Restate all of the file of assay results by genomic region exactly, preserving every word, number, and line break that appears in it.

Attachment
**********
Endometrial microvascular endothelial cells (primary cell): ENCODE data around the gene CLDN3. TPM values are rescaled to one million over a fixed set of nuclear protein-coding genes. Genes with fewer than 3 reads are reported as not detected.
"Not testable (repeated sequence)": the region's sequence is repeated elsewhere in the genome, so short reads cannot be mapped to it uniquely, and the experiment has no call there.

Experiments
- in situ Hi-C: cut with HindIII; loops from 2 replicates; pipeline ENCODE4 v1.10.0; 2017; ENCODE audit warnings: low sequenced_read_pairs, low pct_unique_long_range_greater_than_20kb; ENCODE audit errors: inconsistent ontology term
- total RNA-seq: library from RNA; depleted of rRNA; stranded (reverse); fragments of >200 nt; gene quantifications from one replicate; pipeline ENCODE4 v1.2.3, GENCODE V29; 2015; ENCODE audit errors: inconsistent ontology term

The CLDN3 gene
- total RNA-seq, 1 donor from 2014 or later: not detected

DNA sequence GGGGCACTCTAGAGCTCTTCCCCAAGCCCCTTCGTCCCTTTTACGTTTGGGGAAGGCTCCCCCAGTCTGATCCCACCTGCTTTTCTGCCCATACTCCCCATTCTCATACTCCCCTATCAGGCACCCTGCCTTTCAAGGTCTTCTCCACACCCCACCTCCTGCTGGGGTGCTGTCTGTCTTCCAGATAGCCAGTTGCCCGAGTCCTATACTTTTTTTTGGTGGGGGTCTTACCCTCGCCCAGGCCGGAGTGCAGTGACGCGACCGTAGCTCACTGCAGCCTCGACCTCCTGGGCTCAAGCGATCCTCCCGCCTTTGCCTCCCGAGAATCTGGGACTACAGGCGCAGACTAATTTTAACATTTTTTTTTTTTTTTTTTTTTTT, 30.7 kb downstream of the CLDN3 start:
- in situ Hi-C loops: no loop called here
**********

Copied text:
Endometrial microvascular endothelial cells (primary cell): ENCODE data around the gene CLDN3. TPM values are rescaled to one million over a fixed set of nuclear protein-coding genes. Genes with fewer than 3 reads are reported as not detected.
"Not testable (repeated sequence)": the region's sequence is repeated elsewhere in the genome, so short reads cannot be mapped to it uniquely, and the experiment has no call there.

Experiments
- in situ Hi-C: cut with HindIII; loops from 2 replicates; pipeline ENCODE4 v1.10.0; 2017; ENCODE audit warnings: low sequenced_read_pairs, low pct_unique_long_range_greater_than_20kb; ENCODE audit errors: inconsistent ontology term
- total RNA-seq: library from RNA; depleted of rRNA; stranded (reverse); fragments of >200 nt; gene quantifications from one replicate; pipeline ENCODE4 v1.2.3, GENCODE V29; 2015; ENCODE audit errors: inconsistent ontology term

The CLDN3 gene
- total RNA-seq, 1 donor from 2014 or later: not detected

DNA sequence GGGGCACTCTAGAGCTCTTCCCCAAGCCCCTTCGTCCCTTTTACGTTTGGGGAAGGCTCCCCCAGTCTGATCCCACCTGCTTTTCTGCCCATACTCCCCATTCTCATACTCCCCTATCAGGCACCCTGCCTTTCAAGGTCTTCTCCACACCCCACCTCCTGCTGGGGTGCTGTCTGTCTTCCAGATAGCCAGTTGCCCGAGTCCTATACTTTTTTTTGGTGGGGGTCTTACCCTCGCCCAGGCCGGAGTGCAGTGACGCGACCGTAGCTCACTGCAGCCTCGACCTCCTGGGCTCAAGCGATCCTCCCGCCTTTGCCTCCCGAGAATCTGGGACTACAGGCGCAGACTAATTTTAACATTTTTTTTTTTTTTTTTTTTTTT, 30.7 kb downstream of the CLDN3 start:
- in situ Hi-C loops: no loop called here